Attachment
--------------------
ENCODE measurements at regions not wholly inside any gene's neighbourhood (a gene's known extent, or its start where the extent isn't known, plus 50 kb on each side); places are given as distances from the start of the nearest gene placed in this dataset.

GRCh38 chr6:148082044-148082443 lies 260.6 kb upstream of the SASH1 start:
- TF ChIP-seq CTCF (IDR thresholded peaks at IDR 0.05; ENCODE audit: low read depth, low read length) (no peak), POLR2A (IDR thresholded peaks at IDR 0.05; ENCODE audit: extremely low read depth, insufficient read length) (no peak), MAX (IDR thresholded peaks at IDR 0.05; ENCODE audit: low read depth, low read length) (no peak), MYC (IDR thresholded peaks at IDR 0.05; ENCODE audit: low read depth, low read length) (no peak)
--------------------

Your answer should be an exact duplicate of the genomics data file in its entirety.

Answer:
ENCODE measurements at regions not wholly inside any gene's neighbourhood (a gene's known extent, or its start where the extent isn't known, plus 50 kb on each side); places are given as distances from the start of the nearest gene placed in this dataset.

GRCh38 chr6:148082044-148082443 lies 260.6 kb upstream of the SASH1 start:
- TF ChIP-seq CTCF (IDR thresholded peaks at IDR 0.05; ENCODE audit: low read depth, low read length) (no peak), POLR2A (IDR thresholded peaks at IDR 0.05; ENCODE audit: extremely low read depth, insufficient read length) (no peak), MAX (IDR thresholded peaks at IDR 0.05; ENCODE audit: low read depth, low read length) (no peak), MYC (IDR thresholded peaks at IDR 0.05; ENCODE audit: low read depth, low read length) (no peak)